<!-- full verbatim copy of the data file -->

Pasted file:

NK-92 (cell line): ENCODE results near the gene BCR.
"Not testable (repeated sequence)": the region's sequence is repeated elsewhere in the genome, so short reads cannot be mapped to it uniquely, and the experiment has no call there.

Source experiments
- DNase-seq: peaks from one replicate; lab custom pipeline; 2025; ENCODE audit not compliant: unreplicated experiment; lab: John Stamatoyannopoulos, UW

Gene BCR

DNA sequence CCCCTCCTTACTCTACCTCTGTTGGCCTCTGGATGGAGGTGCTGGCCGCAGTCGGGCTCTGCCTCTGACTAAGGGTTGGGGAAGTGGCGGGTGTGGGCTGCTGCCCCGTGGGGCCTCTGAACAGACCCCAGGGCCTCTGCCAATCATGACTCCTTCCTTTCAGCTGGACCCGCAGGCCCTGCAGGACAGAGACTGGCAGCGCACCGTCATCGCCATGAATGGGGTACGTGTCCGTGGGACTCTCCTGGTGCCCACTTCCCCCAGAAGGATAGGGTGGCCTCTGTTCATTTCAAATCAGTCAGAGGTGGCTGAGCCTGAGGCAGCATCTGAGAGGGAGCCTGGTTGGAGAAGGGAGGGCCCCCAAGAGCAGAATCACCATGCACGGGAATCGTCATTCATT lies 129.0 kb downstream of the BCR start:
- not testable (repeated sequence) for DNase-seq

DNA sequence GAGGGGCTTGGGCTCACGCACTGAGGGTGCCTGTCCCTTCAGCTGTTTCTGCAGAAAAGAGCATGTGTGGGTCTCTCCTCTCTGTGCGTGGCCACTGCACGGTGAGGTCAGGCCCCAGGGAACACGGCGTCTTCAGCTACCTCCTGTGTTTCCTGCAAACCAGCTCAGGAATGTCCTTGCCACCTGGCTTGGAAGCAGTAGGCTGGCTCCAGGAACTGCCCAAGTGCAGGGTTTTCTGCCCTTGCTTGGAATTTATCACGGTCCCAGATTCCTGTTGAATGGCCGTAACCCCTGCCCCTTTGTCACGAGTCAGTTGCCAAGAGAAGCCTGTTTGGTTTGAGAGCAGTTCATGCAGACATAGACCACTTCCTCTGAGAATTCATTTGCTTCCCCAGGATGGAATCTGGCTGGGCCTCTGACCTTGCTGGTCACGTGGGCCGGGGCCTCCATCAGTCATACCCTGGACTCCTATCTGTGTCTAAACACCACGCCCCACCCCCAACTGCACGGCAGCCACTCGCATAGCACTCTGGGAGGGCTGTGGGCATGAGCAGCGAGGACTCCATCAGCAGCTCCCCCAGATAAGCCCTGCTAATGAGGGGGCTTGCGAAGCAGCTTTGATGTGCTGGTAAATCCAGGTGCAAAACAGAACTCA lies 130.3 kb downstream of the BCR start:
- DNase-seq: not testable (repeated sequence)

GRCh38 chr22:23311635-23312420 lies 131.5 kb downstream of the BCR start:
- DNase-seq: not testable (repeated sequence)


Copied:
NK-92 (cell line): ENCODE results near the gene BCR.
"Not testable (repeated sequence)": the region's sequence is repeated elsewhere in the genome, so short reads cannot be mapped to it uniquely, and the experiment has no call there.

Source experiments
- DNase-seq: peaks from one replicate; lab custom pipeline; 2025; ENCODE audit not compliant: unreplicated experiment; lab: John Stamatoyannopoulos, UW

Gene BCR

DNA sequence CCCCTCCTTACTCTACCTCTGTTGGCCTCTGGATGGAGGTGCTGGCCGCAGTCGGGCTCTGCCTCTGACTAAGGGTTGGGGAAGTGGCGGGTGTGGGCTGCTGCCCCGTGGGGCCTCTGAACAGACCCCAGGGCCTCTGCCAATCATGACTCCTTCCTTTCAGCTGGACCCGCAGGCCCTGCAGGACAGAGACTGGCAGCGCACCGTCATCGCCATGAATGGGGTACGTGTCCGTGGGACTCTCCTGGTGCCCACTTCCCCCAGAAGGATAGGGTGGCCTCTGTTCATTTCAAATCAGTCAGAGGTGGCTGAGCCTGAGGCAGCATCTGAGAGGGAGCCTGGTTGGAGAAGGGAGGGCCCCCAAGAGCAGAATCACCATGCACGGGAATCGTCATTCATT lies 129.0 kb downstream of the BCR start:
- not testable (repeated sequence) for DNase-seq

DNA sequence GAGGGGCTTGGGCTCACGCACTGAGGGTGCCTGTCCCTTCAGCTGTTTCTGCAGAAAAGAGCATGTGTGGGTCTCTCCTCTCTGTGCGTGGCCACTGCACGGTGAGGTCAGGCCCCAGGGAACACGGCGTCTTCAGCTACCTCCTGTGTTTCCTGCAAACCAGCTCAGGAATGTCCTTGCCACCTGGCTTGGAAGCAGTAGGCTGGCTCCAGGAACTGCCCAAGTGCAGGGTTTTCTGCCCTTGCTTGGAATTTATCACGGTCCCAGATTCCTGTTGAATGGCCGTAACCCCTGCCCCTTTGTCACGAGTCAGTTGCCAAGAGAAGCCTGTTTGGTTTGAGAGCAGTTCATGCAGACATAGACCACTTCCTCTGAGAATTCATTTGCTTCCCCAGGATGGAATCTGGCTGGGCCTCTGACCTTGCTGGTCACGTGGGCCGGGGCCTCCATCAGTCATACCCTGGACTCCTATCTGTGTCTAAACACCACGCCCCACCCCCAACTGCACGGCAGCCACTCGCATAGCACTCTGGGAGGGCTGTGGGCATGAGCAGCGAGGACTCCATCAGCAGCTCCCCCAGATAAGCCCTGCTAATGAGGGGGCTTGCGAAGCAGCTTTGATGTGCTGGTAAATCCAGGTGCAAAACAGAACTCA lies 130.3 kb downstream of the BCR start:
- DNase-seq: not testable (repeated sequence)

GRCh38 chr22:23311635-23312420 lies 131.5 kb downstream of the BCR start:
- DNase-seq: not testable (repeated sequence)